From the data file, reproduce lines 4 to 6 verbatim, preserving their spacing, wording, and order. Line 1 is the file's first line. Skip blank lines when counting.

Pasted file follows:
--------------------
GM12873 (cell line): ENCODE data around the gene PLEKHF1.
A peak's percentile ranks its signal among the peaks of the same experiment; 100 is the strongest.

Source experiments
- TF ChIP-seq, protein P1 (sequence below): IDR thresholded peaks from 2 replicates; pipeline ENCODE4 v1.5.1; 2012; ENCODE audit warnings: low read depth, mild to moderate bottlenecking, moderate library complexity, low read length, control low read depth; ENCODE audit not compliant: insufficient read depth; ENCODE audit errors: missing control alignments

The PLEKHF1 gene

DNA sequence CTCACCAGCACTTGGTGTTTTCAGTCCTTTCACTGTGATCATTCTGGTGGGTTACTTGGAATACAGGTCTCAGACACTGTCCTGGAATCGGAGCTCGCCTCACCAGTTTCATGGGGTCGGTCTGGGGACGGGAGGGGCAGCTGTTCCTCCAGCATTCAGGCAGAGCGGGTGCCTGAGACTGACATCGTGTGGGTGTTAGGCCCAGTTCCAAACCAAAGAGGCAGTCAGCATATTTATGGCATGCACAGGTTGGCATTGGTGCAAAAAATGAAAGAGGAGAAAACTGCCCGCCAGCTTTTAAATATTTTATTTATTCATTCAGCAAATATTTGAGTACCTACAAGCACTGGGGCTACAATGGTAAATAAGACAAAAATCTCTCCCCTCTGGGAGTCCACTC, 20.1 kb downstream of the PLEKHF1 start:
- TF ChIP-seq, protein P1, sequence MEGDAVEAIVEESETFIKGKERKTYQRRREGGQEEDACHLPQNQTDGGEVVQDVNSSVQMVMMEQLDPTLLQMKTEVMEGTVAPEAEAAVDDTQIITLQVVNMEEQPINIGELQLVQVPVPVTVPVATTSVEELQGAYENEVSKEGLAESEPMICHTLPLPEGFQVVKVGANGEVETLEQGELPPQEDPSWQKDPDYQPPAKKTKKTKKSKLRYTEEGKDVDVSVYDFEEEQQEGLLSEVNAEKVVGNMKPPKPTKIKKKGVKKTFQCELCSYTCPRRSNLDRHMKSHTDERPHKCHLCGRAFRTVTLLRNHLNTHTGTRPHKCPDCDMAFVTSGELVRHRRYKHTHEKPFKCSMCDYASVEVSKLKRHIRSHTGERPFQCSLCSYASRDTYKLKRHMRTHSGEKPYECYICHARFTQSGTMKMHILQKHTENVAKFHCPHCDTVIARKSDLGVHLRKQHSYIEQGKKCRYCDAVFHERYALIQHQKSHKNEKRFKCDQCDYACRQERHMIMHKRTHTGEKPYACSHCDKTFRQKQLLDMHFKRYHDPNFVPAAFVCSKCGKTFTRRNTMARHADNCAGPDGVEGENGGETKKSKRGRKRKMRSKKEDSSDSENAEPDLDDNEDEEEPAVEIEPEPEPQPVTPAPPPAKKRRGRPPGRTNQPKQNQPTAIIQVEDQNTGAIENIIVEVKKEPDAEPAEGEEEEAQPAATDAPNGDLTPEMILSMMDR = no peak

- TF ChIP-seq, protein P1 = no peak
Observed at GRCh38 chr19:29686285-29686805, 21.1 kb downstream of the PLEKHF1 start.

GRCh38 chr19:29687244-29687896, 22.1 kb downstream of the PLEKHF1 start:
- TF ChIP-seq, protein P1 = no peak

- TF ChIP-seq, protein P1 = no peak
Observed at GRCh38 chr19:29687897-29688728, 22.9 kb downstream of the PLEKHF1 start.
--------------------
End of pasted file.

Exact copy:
- TF ChIP-seq, protein P1 (sequence below): IDR thresholded peaks from 2 replicates; pipeline ENCODE4 v1.5.1; 2012; ENCODE audit warnings: low read depth, mild to moderate bottlenecking, moderate library complexity, low read length, control low read depth; ENCODE audit not compliant: insufficient read depth; ENCODE audit errors: missing control alignments

The PLEKHF1 gene

DNA sequence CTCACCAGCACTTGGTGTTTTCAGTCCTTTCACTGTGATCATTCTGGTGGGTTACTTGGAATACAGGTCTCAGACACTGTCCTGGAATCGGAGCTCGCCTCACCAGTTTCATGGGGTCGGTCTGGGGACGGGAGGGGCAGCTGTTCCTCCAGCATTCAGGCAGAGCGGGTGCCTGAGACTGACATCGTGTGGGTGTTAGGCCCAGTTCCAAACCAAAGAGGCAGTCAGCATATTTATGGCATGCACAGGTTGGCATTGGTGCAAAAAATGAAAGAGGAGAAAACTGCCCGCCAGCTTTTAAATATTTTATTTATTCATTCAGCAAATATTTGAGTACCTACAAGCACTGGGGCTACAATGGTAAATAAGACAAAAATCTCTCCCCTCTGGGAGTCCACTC, 20.1 kb downstream of the PLEKHF1 start: